Breath Screen. Condensed language


My breath works as a spotlight and as a visual sign. Where the window covers with vapours, words can be seen and read. Letter by letter, like children do, because these are not  regular words, but words which apparently have no meaning. Or, better put, they don t have a certain meaning for everybody, only for some small, intimate groups – they are words invented by children which have been collected during an on-going project. The adults either remembered they invented these words as children or they shared with me words invented by their own children.

I have learned to read, thus I became a ”victim” of written ubiquotus messages. Independent of my will, I automatically decode the written commercials, the labels, the flyers that I am handed down at the metro. A linguistic vortex, the understanding of which I cannot escape.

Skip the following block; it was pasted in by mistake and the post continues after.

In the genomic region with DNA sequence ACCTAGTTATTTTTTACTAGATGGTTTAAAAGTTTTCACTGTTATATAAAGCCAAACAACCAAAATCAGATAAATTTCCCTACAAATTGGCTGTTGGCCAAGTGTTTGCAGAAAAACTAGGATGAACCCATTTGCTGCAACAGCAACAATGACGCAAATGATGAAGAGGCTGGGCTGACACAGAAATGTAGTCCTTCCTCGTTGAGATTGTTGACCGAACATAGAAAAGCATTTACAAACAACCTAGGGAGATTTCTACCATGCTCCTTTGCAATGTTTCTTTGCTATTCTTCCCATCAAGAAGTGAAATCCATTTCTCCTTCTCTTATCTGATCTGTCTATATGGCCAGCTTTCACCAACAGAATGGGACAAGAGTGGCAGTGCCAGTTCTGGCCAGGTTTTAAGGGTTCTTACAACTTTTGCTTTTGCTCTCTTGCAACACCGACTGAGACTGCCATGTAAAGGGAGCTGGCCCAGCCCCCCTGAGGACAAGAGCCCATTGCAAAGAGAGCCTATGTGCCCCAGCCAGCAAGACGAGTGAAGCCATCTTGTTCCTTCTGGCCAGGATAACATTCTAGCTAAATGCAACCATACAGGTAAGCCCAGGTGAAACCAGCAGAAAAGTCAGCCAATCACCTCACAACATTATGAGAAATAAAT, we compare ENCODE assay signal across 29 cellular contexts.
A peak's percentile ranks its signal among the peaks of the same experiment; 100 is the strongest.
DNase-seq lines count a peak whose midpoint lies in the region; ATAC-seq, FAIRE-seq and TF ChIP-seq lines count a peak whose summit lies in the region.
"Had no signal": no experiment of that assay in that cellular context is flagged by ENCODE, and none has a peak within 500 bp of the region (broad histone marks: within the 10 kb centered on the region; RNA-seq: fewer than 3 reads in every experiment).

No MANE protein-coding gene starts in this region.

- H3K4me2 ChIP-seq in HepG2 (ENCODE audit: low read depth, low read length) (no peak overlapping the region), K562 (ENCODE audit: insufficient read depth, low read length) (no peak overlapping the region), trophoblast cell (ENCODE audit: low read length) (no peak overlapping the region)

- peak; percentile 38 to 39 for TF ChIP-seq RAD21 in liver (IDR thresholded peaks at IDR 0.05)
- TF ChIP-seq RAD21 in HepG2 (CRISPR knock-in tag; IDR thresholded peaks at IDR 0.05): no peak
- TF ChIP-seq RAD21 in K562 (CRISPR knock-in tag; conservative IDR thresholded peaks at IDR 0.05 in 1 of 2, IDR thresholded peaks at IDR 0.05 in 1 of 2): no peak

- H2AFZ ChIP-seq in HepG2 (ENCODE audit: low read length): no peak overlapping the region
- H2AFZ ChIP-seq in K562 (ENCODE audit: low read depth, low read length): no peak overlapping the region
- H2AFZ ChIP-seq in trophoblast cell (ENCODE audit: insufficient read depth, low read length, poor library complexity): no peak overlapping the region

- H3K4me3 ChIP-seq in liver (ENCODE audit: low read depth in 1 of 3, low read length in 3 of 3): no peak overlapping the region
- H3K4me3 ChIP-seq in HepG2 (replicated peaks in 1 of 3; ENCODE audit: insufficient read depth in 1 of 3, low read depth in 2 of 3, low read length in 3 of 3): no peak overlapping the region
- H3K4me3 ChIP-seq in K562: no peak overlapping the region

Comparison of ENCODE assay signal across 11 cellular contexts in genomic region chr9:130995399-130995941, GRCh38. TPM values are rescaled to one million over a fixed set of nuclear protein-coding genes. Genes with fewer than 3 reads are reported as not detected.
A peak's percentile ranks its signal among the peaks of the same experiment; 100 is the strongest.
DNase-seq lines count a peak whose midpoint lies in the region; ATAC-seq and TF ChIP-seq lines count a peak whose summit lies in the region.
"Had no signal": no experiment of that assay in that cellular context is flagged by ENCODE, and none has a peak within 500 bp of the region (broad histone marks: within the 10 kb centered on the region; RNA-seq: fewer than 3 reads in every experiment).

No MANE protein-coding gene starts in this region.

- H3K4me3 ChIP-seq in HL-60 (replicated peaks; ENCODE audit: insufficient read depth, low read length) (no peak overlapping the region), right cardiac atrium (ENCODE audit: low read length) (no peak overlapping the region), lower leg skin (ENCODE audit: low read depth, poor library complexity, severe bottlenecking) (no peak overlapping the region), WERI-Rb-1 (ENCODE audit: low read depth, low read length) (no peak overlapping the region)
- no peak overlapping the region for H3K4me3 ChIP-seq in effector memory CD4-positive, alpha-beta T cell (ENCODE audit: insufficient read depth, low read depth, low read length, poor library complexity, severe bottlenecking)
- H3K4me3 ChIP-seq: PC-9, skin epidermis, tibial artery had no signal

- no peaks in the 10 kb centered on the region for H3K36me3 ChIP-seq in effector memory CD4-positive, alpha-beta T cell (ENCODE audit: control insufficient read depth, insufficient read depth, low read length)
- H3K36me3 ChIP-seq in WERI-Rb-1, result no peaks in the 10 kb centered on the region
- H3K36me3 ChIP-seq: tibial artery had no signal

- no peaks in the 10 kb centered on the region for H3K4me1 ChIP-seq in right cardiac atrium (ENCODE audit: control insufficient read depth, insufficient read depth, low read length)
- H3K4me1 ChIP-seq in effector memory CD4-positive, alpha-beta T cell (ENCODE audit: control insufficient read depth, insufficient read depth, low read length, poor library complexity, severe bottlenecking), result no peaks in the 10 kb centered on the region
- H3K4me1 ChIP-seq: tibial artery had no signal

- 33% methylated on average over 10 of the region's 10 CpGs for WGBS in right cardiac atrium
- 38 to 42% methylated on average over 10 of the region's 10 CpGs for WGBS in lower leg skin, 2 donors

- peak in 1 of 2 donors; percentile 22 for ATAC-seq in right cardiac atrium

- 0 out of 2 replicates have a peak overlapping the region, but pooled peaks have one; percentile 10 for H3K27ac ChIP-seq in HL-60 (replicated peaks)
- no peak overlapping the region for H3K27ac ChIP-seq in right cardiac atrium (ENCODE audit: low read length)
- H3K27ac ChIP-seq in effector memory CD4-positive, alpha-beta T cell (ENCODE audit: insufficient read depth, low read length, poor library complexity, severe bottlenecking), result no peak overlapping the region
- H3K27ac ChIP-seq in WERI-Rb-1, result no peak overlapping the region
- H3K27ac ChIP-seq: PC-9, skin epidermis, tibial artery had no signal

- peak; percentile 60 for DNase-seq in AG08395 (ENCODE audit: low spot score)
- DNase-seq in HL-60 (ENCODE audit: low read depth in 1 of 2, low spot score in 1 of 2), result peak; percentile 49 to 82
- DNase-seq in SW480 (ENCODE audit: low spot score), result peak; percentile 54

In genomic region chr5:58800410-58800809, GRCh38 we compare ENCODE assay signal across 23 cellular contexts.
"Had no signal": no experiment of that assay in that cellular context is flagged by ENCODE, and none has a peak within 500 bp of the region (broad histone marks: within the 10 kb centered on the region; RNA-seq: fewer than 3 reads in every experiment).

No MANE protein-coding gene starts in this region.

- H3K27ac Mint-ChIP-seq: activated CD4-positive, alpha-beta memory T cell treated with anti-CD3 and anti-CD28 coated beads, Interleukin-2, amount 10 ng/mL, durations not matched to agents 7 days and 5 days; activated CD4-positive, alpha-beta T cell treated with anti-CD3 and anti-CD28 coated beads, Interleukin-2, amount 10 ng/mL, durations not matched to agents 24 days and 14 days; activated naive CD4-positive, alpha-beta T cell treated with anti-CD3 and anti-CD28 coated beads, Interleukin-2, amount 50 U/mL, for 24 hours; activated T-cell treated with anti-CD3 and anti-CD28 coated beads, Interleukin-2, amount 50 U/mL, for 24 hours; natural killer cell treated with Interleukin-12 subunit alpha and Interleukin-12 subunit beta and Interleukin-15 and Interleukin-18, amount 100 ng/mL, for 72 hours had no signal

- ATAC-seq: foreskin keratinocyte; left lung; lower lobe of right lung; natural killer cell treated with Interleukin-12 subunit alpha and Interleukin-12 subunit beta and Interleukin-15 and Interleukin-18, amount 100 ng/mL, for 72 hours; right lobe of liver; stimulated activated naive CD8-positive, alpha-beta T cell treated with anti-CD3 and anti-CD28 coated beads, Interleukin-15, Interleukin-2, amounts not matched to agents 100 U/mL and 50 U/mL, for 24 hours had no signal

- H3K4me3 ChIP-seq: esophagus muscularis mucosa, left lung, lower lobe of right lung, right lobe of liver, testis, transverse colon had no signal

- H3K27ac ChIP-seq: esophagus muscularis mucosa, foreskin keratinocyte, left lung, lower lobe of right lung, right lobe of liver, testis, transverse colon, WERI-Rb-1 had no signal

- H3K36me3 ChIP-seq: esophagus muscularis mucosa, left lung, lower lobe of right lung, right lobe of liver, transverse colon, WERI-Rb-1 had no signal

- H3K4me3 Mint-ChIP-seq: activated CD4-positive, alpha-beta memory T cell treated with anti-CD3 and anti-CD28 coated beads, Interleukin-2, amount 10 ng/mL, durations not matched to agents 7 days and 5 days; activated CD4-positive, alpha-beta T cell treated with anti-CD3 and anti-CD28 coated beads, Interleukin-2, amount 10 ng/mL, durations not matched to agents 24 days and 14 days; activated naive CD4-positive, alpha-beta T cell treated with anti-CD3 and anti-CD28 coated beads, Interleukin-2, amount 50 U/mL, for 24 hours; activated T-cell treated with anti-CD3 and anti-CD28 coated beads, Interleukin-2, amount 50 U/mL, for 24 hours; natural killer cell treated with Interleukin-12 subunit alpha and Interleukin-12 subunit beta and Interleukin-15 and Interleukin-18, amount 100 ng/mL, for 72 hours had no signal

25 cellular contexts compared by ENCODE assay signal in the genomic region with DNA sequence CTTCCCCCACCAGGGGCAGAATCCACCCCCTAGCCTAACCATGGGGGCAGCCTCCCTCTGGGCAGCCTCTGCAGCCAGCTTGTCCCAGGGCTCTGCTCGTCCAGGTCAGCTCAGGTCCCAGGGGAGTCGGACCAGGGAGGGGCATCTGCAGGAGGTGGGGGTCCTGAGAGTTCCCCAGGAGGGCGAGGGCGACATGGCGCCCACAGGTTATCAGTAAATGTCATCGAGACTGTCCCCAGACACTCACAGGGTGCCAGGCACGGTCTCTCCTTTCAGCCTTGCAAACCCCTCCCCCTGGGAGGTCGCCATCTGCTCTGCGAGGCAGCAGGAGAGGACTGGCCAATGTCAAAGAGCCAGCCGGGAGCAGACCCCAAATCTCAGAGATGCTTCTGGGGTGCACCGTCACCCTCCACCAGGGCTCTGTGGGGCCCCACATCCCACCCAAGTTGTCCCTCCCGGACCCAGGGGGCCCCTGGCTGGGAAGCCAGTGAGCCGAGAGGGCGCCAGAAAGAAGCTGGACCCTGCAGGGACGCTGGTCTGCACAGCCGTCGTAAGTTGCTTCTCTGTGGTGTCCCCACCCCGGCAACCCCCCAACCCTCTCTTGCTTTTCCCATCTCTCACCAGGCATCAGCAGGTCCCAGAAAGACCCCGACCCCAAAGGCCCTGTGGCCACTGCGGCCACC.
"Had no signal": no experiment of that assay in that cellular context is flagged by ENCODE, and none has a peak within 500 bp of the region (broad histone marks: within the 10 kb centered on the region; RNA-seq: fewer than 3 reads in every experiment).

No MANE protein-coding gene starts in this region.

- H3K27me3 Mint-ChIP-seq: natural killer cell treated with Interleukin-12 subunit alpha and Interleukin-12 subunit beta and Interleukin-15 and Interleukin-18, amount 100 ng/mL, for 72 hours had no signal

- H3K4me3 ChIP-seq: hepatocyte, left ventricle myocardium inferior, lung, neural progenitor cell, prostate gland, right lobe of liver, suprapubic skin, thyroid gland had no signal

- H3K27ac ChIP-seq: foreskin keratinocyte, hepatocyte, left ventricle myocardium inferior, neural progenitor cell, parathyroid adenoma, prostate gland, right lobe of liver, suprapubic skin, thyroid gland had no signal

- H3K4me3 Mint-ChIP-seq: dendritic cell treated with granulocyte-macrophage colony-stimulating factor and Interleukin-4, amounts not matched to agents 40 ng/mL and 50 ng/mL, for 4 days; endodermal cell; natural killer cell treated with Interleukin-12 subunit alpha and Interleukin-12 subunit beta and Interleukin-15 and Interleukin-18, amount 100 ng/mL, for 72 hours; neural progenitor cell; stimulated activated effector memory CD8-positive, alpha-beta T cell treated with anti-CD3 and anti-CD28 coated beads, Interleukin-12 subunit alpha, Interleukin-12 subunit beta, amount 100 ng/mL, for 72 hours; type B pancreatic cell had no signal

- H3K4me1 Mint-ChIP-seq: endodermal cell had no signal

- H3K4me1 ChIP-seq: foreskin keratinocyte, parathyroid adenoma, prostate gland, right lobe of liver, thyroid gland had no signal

Writing in typographic letters words  that might mean something, but which we cannot understand, represents a pause from this informational stream. How relaxing it must be to only look at the letters as looking at some drawings without understanding anything behind them. Getting back to the syllabifying of children – an asemic therapy for overcrowded minds.

Words leave the body together with the breath. The window can be a huge TV screen where incomprehensible information is broadcasted, but instead of sound there is a silent closeness between artist and public. The artist breathes, making visible the words when a viewer comes closer to a specific area of the glass. Breathing becomes a visual sign and the element that supports the public-artist dynamic.

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